Louisa Akavi: Why the Red Cross thinks she's still alive

Red Cross officials have revealed why they have "high degree of confidence" missing Kiwi woman Louisa Akavi is still alive.

Akavi was kidnapped by Islamic State fighters in Syria in 2013, while seconded to the International Committee of the Red Cross (ICRC). The veteran nurse was on her 17th international field mission providing humanitarian aid.

Her case has been kept secret, officials from the Red Cross and the Government afraid bringing attention to her case would end in her execution.

"Our number one priority all along has been Louisa's safety, and decisions have been taken always with that in mind," NZ Red Cross secretary general Niamh Lawless said on Monday, after making Akavi's case public.

"One of those decisions was to keep the information as far out of the public eye as possible."

The most recent "plausible" sighting of Akavi was in December, near Baghouz in the war-torn country's southwest.

"It looks like she has been able to continue providing medical care, because that's her medical oath," said Lawless. "As a humanitarian working in a neutral way, that's what she would do."

Lawless wouldn't comment on who she might have been treating - rebels, Syrian fighters, civilians or even Islamic State militants.

"We know that as a humanitarian, that's what she would do. She's dedicated her whole life to providing need to the most vulnerable in a neutral and impartial way."

NZ Red Cross board member John Dyer said they have a high degree of confidence the woman spotted in December was Akavi.

"It was information that we received as part of our operational briefings. The people that relayed that information were confident that it was her."

Louisa Akavi.
Louisa Akavi. Photo credit: Newshub.

The ICRC didn't go public with her story then because at that point, Islamic State was still a military force to be reckoned with. It's since been wiped out territorially, though perhaps not ideologically.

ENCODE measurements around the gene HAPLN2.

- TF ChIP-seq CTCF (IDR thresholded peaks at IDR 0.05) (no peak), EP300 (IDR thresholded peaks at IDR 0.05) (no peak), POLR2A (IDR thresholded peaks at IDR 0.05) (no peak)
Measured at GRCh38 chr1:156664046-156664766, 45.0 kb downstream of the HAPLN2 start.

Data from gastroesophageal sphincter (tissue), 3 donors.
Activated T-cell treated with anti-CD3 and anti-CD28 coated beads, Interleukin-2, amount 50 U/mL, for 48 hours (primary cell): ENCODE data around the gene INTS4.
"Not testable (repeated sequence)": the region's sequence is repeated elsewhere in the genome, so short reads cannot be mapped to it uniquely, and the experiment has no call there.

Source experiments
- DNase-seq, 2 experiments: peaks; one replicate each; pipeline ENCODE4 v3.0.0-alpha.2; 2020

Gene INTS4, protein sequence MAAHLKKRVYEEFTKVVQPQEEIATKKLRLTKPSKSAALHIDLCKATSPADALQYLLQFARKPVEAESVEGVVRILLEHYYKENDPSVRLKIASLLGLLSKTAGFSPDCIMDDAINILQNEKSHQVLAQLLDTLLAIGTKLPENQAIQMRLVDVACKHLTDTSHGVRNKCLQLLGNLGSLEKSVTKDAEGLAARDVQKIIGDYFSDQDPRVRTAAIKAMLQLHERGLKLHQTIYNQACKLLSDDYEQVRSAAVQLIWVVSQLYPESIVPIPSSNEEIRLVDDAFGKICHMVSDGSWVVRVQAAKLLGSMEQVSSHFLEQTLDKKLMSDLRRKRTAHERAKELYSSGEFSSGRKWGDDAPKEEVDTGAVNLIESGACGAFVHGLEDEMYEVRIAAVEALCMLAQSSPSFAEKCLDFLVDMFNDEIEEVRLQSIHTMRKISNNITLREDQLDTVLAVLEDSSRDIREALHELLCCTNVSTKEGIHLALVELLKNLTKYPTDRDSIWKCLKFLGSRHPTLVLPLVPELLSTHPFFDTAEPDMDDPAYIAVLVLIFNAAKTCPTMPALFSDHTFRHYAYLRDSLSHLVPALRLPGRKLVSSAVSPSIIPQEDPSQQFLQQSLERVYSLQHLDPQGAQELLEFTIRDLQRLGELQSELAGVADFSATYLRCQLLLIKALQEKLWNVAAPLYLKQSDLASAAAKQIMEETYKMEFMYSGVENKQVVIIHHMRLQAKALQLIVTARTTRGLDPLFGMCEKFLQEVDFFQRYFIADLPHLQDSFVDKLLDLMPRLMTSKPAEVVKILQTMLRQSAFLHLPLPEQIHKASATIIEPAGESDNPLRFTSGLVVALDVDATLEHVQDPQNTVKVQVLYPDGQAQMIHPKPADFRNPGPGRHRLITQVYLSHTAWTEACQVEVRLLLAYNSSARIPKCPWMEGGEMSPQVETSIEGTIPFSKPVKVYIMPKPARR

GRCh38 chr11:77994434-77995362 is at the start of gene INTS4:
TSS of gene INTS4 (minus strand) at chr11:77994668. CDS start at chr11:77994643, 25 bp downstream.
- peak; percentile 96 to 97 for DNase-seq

"In the last few months, the situation over there has been ... dynamic, it's fluid and uncertain," said Dyer.

"Those leads were followed up at that time, but realistically, it was generally felt that we wouldn't secure any further information at that time. That's why it was better to continue with what was happening, to find out more using people on the ground, operation people, and leave it at that."

The collapse of the brutal caliphate has prompted ICRC to try a new approach finding Akavi, one of the last Western hostages captured by IS still to be accounted for. 

John Dyer and Niamh Lawless of the NZ Red Cross.
John Dyer and Niamh Lawless of the NZ Red Cross. Photo credit: Newshub.

Dyer said the quiet approach is usually the best, but situations can change rapidly.

"Generally speaking, the approach that's taken is that in order to enable discussions to go on behind the scenes, it is better to try and keep the situation quiet and not make it public. There has been significant work done behind the scenes, and this has enabled some information to come out - ICRC has the operational lead, they have vast experience in this.

"There's always a risk [going public might not work]. There's no such thing as zero risk as such, but a decision was taken to try and seek further information."

Lawless said there was "no right or wrong time" to go public.

"We call on whoever is holding Louisa to release her immediately and unconditionally, and for anyone with information to come forward."


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